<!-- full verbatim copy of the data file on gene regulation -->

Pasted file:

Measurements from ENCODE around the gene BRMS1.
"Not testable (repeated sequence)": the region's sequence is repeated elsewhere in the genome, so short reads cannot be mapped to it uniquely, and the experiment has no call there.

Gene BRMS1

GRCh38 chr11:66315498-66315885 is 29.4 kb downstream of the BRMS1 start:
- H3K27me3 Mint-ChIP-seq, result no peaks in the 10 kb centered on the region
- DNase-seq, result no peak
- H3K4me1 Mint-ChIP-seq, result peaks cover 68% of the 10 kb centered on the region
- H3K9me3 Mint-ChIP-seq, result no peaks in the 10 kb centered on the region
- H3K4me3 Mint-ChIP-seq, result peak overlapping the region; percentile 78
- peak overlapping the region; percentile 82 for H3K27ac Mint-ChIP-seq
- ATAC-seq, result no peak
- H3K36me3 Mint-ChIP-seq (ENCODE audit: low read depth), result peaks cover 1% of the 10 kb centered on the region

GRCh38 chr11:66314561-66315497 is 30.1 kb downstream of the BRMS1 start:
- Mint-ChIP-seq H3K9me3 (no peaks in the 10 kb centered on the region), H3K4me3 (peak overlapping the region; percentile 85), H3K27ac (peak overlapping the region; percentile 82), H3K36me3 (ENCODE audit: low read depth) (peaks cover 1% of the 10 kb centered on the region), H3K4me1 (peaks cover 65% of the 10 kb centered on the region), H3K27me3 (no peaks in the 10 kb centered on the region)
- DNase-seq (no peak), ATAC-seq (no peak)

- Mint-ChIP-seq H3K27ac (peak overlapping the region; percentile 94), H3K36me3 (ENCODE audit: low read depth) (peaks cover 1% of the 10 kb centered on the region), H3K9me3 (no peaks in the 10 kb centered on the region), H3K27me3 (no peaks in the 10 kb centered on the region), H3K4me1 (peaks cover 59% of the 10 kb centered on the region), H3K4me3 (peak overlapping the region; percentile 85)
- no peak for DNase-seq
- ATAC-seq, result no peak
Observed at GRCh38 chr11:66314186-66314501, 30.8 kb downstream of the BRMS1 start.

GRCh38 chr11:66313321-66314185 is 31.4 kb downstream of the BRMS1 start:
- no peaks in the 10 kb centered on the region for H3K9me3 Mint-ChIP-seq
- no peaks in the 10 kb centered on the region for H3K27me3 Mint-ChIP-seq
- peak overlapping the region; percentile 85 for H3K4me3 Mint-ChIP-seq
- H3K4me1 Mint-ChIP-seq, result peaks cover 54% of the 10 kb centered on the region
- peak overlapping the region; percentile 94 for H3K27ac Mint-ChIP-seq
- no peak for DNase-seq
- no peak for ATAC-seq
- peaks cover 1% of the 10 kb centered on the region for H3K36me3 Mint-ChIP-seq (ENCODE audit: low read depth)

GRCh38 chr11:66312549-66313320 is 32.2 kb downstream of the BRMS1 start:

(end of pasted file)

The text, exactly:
Measurements from ENCODE around the gene BRMS1.
"Not testable (repeated sequence)": the region's sequence is repeated elsewhere in the genome, so short reads cannot be mapped to it uniquely, and the experiment has no call there.

Gene BRMS1

GRCh38 chr11:66315498-66315885 is 29.4 kb downstream of the BRMS1 start:
- H3K27me3 Mint-ChIP-seq, result no peaks in the 10 kb centered on the region
- DNase-seq, result no peak
- H3K4me1 Mint-ChIP-seq, result peaks cover 68% of the 10 kb centered on the region
- H3K9me3 Mint-ChIP-seq, result no peaks in the 10 kb centered on the region
- H3K4me3 Mint-ChIP-seq, result peak overlapping the region; percentile 78
- peak overlapping the region; percentile 82 for H3K27ac Mint-ChIP-seq
- ATAC-seq, result no peak
- H3K36me3 Mint-ChIP-seq (ENCODE audit: low read depth), result peaks cover 1% of the 10 kb centered on the region

GRCh38 chr11:66314561-66315497 is 30.1 kb downstream of the BRMS1 start:
- Mint-ChIP-seq H3K9me3 (no peaks in the 10 kb centered on the region), H3K4me3 (peak overlapping the region; percentile 85), H3K27ac (peak overlapping the region; percentile 82), H3K36me3 (ENCODE audit: low read depth) (peaks cover 1% of the 10 kb centered on the region), H3K4me1 (peaks cover 65% of the 10 kb centered on the region), H3K27me3 (no peaks in the 10 kb centered on the region)
- DNase-seq (no peak), ATAC-seq (no peak)

- Mint-ChIP-seq H3K27ac (peak overlapping the region; percentile 94), H3K36me3 (ENCODE audit: low read depth) (peaks cover 1% of the 10 kb centered on the region), H3K9me3 (no peaks in the 10 kb centered on the region), H3K27me3 (no peaks in the 10 kb centered on the region), H3K4me1 (peaks cover 59% of the 10 kb centered on the region), H3K4me3 (peak overlapping the region; percentile 85)
- no peak for DNase-seq
- ATAC-seq, result no peak
Observed at GRCh38 chr11:66314186-66314501, 30.8 kb downstream of the BRMS1 start.

GRCh38 chr11:66313321-66314185 is 31.4 kb downstream of the BRMS1 start:
- no peaks in the 10 kb centered on the region for H3K9me3 Mint-ChIP-seq
- no peaks in the 10 kb centered on the region for H3K27me3 Mint-ChIP-seq
- peak overlapping the region; percentile 85 for H3K4me3 Mint-ChIP-seq
- H3K4me1 Mint-ChIP-seq, result peaks cover 54% of the 10 kb centered on the region
- peak overlapping the region; percentile 94 for H3K27ac Mint-ChIP-seq
- no peak for DNase-seq
- no peak for ATAC-seq
- peaks cover 1% of the 10 kb centered on the region for H3K36me3 Mint-ChIP-seq (ENCODE audit: low read depth)

GRCh38 chr11:66312549-66313320 is 32.2 kb downstream of the BRMS1 start: